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Holloway: Loss doesn't diminish Gainesville's accomplishments
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As the old saying goes, you win some, you lose some.

Gainesville finally lost Friday night in Macon, falling in heartbreaking fashion to the now-five-time defending state champs from Miller Grove in the Class AAAAA finals, ending a 15-game winning streak filled with unforgettable moments.

Let’s hope that in the long view, the fact that their run ended in disappointment won’t overshadow all that came before it. Because, on a personal note, this was one of the most entertaining teams this humble scribe has had the privilege to cover.

That’s not to say they were the best; the Red Elephants often seemed outmatched, a long shot to first reach the playoffs, much less to advance as far as they did. What made them easy to root for was how they went from a sub-.500 collection of athletes to one of the state’s best teams.

It’s how they did it, not that they lost, that should be remembered.

They did it with an effort that exceeded the call, crashing the glass to repeatedly outrebound bigger teams and scrambling for loose balls in the first quarter like the game was already on the line.

They did it by being an unselfish group, always willing to let the spotlight shine on a teammate, knowing that the reflection would illuminate them all.

They did it by being gallingly unafraid, no matter the opponent. They went toe-to-toe with some of the best basketball teams in the Southeast and never blinked, never looked the least bit intimidated.

They did it with Shaquan Cantrell’s scoring, all-around skills and team-first leadership. They did it with Deshaun Watson’s shooting from the outside, raw athleticism and dedication to the cause. They did it with Chase England’s hustle, guts and intelligence underneath the basket, with Caleb Hayman’s uncanny rebounding, with Luke Moore’s ability to score no matter how well-defended, with Jikeese Ruff’s knack for coming up big in clutch moments, with Tray Harrison’s lightning-quick dashes to the basket and with Luke Maddox’s often-brilliant point guard play off the bench.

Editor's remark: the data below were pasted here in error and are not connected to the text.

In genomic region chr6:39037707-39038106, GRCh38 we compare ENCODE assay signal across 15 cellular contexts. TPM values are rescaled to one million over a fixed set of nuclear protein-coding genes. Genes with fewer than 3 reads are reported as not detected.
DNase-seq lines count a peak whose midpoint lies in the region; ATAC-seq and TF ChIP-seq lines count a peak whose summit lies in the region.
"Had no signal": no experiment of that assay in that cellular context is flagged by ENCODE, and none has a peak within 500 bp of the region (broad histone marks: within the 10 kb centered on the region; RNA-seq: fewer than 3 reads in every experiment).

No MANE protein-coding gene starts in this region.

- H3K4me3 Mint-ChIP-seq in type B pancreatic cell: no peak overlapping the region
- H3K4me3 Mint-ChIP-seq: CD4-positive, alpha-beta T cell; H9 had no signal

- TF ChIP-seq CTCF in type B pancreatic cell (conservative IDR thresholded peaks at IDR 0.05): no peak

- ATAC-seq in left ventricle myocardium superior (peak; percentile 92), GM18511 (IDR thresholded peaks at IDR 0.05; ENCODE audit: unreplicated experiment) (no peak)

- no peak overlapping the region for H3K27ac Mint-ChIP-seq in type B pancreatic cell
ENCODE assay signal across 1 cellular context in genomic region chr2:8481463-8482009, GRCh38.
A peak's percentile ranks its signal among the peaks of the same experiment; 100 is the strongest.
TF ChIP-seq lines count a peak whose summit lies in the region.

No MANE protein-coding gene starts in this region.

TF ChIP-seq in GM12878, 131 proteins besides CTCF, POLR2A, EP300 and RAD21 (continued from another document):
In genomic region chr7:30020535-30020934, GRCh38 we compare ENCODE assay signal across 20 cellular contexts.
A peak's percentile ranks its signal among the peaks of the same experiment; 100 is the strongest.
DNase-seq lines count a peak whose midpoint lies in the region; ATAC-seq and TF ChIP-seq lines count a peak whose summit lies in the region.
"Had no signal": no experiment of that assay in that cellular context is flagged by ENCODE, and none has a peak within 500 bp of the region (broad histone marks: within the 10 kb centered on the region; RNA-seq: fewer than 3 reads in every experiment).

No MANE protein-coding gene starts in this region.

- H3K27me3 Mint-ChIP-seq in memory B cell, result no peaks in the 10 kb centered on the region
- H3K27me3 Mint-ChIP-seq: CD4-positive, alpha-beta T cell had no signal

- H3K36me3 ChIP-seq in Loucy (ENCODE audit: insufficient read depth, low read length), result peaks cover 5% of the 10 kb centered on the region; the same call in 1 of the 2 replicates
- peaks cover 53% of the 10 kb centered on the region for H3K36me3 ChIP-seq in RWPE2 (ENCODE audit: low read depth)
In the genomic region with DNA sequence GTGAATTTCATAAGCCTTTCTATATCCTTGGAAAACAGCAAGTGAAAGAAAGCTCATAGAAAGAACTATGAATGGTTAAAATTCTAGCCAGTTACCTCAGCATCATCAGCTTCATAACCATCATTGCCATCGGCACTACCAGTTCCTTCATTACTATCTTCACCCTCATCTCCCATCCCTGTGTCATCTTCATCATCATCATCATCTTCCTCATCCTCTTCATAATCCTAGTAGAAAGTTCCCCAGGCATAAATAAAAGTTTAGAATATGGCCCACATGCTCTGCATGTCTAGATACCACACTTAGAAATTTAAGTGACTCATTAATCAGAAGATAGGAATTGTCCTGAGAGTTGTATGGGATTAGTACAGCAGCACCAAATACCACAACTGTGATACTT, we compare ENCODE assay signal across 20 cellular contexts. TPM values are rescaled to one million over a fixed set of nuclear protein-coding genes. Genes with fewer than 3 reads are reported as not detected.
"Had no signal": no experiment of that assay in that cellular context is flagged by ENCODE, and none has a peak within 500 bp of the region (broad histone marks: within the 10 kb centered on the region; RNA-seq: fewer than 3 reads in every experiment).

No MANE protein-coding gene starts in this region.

And the list doesn’t end there, but by now, you get the point.

This Red Elephant team had the right mix of talent, length, athleticism, depth and coaching to play for the state title, but they did it by being a team. And there’s no better brand of basketball to watch than the kind in which the whole is greater than the sum of its parts.

It should also be mentioned that this was the first Red Elephant team since 1984 to play for a boys state championship. For a school as rich in athletic talent and tradition as Gainesville, that only demonstrates how difficult the task can be. Most athletes never play for a state championship. This group did — and the handful who came over from the football team played for two in the last three months.

In the end, the magic ran out. Balls that had been bouncing Gainesville’s way, now cruelly bounced the other. Calls that had benefitted the Red Elephants, now all seemed to go against them.

Their march to Macon was fueled by improbable comebacks, clutch play late in every game, timely defensive stops, and buckets when they had to have them.

Friday night there was none of the above.

But it would be an injustice if, years from now, this team is remembered for the tenuous lead that slipped away in the second half or for the rally that fell short in the waning minutes.

This was a team that should be remembered for that it did best: make their school, their town and Hall County basketball proud.

Brent Holloway is the sports editor for The Times. Contact him at